Let me be clear right up top here: I am not arguing you leave Justin Verlander out all day until his pitch count hits 234 or something like the man is Nolan Ryan.
What I do argue is that with a unique player like Justin Verlander, putting less emphasis on pitch counts and more emphasis on watching him actually pitch is the way to go.
This discussion came up Sunday as Justin Verlander was chasing a no-hitter -- the third of his career. He was also adding up his pitch count as if it were his salary. The clicker was calling like a den of wood peckers. The fault was mostly on the early innings. Through four Verlander was on pace for more than 160 pitches for the game. Through five about 155. Through six around 145. Each inning Verlander got three outs quicker than the last. Had he continued at the pace of about 10 pitches per inning, he may actually have been able to finish the game in the 135 range.
Nonetheless, Carlos Pena got a hit with one out in the seven inning, and Verlander finished the inning -- hitting 97 mph according to MLB.com's gametracker -- and then took a seat. Pitch count worries were no more.
But what if the no-hitter had continued? How long could the Tigers leave Verlander on the mound? That was the discussion on Twitter, on the postgame show and in the media afterwards.
I dug in for a little research. A decade ago we all believed in Rany Jazayerli's "pitcher abuse points" system at Baseball Prospectus. A decade ago we were just getting into pitch counts as being all the rage. But popular culture sometimes trails behind the times. So many still think in those terms. Since then the thinking has changed a bit. We've learned, too, that a team can do everything right and still see pitchers felled by elbow or shoulder issues. There's no magic key to unlocking the health of a pitcher.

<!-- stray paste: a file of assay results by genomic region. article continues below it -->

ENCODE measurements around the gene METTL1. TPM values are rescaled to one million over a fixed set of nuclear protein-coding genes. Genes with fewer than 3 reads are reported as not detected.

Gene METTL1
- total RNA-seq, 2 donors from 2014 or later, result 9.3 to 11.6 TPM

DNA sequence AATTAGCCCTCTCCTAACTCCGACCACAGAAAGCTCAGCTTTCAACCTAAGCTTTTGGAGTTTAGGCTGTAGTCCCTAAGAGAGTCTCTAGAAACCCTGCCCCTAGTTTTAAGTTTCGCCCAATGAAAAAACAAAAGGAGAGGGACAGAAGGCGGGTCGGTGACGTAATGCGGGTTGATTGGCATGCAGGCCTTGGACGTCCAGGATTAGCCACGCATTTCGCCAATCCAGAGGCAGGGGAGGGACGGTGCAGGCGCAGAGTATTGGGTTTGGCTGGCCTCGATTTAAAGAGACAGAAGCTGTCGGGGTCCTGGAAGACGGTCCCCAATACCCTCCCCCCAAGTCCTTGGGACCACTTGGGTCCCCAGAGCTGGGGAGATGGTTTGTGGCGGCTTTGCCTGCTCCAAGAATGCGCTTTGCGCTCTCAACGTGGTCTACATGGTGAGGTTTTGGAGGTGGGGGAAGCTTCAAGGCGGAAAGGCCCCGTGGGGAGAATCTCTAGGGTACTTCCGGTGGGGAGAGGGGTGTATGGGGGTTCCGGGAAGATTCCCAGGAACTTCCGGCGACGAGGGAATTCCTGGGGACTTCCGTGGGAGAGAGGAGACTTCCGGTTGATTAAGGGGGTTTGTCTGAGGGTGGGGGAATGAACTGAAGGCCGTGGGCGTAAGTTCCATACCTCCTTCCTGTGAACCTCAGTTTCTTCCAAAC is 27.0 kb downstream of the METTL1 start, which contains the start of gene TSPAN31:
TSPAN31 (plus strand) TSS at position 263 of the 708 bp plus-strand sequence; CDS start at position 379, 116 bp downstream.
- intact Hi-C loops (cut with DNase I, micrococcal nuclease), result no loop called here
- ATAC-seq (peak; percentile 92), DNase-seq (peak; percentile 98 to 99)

Pitchers are unique individuals. Some may not have the body or mechanics to go as deep as others. Some are going to be uberpitchers who are throwbacks to the past, going deep in games, high in counts, without showing any issues. Nolan Ryan was one of those. Justin Verlander appears to be one too. Last year three pitchers tossed games of 130 or more pitches. Verlander was the only one to do it more than once, with one of those coming in just the third game of the year. Neither time led to a drop in quality, and Verlander went on to have one of the best seasons of his career.
In my research, I discovered a study that involved Dr. Glenn Fleisig, Dr. James Andrews, and several more, that concluded (in a simulated setting):
"The relatively few differences observed imply that pitching biomechanics remained remarkably similar between collegiate starting pitchers who threw between 105 and 135 pitches for 7 to 9 innings and approached muscular fatigue.
"This study did not support the idea that there is an increase in shoulder and elbow forces and torques as muscular fatigue is approached. It is possible that if a pitcher remained in a fatigued state for a longer period of time, additional changes in pitching mechanics may occur and the risk of injury may increase."
A study by James Bradbury and SL Foreman found pitch counts to be a poor predictor of injuries.
This study supports the popular notion that high pitching loads can dampen future performance; however, because the effect is small, pitch-count benchmarks have limited use for maintaining performance and possibly preventing injury.
And then you have this study out of the University of Waterloo that also found little correlation between pitch counts and injures.
"I don't necessarily think that pitch counts or innings pitched are the best way to measure the demands of pitching," Thomas Karakolis, the lead author on the study, told Reuters Health.
He added: "If we can't predict injuries based off of these metrics, how are we going to use them to prevent injuries?"
Verlander is not normal. He is smart. He now knows an ideal training regimen to be ready in April and strong through the year. He builds through the game, starting with slower pitches early and ending the game in the 100 mph range. How he feels and how his bodies react are unique as well.
Using the same pitch counts made for the average player would be a mistake. If Verlander's got it -- and as we've seen, there's good evidence he's almost always got it -- don't worry so much.
Two things have to happen here.
1) His coaches and trainer have to know what to look for and keep an eye on his mechanics and his results. If Verlander shows signs of fatigue, they need to step in.
2) Verlander needs to be honest with himself and his staff. (This I have a little less faith in, given he is an athlete and given the Tigers' track record in players being honest about how they feel.)
In any case, I watch and enjoy Verlander without fretting about the pitch counts. The staff is there to protect him. We can enjoy him.
Verlander is a generational pitcher. The rules are different.